• The Young Ones are prey to the oddest swings of fortune: they complain of hunger, but never run out of lentils (which, admittedly, only one of them actually likes); they wind up burning all their furniture for fuel at one point, but suffer an unlikely windfall shortly thereafter; and, indeed, they never get kicked out of their lodgings until the last episode of the series.
  • Firefly's crew is usually struggling to make ends meet, even keep their ship flying, on top of their higher goals. At one point, Mal actually manages to sell something without shenanigans going down... and then you see the laser sight on his buyer's forehead...
  • Even more the case in Farscape, who for long periods had no higher goals other than finding a way to get enough to eat to stay alive and avoiding capture. They knock over a bank in the climax of the second season, however, which eases most (but not all) of their money troubles.
  • Not quite as severe day to day (but with a worse overall situation given the population difference) was Battlestar Galactica, which also included several episodes attempting to get enough food, water and fuel to keep surviving. The ships were constantly getting more damaged and even the clothes getting worn out, and even when they had enough supplies to get by it was still eking out a miserable existence in rooms the size of closets (if you were lucky enough to get a room—very few did even among the senior crew, Admiral Adama being a notable exception) with nothing much to relieve the crushing monotony and basic nature of their lives, eating algae processed muck as a staple. It comes as no surprise they always made sure they had plenty of booze around. Much like the students' example in the trope explanation.
    • This was also the case, though less emphasized, in the original; at least two episodes revolved entirely around getting new seed, or supplies of fuel, and a segment of "War of the Gods" showed just how low living standards are for most of the Fleet's population.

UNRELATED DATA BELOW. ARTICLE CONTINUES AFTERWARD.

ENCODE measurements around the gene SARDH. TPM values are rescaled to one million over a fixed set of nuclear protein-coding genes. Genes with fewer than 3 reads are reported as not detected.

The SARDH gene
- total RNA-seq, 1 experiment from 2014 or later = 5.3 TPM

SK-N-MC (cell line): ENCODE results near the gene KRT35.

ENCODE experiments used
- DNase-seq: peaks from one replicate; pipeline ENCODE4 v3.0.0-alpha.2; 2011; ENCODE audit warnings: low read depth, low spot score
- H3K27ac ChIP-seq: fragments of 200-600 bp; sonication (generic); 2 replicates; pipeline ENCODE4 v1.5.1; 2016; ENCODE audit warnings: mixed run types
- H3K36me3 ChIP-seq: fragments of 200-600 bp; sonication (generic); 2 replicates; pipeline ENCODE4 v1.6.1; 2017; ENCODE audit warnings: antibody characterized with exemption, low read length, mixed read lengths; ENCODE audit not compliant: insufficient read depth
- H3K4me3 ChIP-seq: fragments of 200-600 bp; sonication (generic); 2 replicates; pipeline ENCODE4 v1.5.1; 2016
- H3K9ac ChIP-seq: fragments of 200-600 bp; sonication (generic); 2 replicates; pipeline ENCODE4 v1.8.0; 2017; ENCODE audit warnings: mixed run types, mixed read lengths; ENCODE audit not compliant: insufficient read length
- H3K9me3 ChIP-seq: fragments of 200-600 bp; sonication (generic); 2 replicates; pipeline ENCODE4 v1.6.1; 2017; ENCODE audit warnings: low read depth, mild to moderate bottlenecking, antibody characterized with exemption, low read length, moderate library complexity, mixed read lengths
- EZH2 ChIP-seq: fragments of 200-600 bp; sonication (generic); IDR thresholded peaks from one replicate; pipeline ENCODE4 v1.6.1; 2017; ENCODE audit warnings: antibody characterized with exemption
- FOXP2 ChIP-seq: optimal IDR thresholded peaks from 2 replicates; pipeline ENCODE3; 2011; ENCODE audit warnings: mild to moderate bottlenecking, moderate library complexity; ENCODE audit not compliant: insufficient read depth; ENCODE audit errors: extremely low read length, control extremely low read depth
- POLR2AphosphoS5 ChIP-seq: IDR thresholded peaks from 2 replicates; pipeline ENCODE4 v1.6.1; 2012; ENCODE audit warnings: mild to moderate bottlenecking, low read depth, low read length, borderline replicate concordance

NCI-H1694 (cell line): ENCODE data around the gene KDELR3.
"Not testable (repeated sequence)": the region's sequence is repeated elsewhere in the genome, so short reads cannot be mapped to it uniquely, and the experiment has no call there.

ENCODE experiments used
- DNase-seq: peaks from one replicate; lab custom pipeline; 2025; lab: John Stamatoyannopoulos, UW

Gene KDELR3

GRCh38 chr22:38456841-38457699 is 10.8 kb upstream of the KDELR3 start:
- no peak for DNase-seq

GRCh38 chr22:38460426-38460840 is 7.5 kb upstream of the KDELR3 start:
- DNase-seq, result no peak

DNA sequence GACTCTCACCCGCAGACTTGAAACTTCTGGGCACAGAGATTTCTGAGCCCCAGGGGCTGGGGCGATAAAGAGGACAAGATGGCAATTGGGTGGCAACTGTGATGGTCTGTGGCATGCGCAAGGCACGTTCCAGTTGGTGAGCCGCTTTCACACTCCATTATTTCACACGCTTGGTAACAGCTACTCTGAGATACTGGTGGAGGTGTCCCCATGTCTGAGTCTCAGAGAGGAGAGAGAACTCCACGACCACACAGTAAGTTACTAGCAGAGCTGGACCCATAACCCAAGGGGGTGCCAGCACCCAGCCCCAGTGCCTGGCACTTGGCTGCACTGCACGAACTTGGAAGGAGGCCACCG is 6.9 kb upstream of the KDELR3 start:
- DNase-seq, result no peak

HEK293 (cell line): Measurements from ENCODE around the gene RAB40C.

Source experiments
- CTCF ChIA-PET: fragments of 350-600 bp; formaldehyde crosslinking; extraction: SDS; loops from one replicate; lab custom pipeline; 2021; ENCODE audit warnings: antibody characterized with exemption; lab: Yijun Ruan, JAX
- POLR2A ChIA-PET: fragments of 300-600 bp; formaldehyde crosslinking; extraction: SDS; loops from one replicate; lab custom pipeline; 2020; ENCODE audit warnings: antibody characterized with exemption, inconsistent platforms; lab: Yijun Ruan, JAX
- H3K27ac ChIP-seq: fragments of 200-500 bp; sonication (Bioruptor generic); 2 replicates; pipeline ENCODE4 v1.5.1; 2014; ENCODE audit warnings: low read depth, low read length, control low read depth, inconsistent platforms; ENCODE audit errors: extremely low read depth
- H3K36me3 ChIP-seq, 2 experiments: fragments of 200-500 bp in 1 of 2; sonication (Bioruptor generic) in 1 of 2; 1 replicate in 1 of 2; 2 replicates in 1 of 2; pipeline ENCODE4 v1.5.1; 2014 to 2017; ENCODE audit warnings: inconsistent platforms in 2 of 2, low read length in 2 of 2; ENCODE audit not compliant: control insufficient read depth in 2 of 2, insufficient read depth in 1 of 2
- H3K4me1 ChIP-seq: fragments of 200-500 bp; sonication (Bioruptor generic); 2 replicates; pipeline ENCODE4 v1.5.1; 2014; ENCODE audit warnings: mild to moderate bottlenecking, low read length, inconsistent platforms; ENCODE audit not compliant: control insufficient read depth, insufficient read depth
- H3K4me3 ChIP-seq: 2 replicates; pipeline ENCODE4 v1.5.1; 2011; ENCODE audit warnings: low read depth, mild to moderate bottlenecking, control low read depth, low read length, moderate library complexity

• Practically every character living in the neighborhood in El Chavo del Ocho, with the possible exception of Doña Florinda, judging by her house, her solvency, and the little greasy restaurant she owns later in the series (Still, one could ask why, given her snobbishness, she couldn't move to a better place).
    • Don Ramón being the most proeminent example, so much it's a Running Gag having his landlord, Sr. Barriga, charge him from his 14 months due of rent.
  • Married... with Children takes this to ridiculous extremes.
    • Justified by the Bundy Curse, which keeps Al alive only to suffer. No, Really.
      • Al even gets sent to hell in one episode, but he's so thrilled to be away from his family that any torture enacted by Satan is an upgrade to his normal life. Satan eventually figures out the one thing that could bring him eternal anguish: return him to his home and preserve status quo.
  • Private detective Seiji Hayami from Cutie Honey THE LIVE fits this trope to a tee. He claims to be living in poverty as a way to infiltrate the underworld of Japan... whether or not that can be believed when you consider his luck with clients and general ineptness at his job is up to the viewer.
  • Honestly, how would Magnum survive without the good graces of Robin Masters and the loyalty, gullibility and infinite patience of his friends?
  • A major theme of The Honeymooners. Both Ralph and Norton have steady blue-collar jobs, but Ralph is constantly throwing away their wages on foolish get-rich-quick schemes. And there's an infamous episode where he quits, and the situation isn't rectified by the end of the show.
  • Maddie in The Suite Life of Zack and Cody. She often mentions being poor, but goes to a Catholic school and always has new clothes.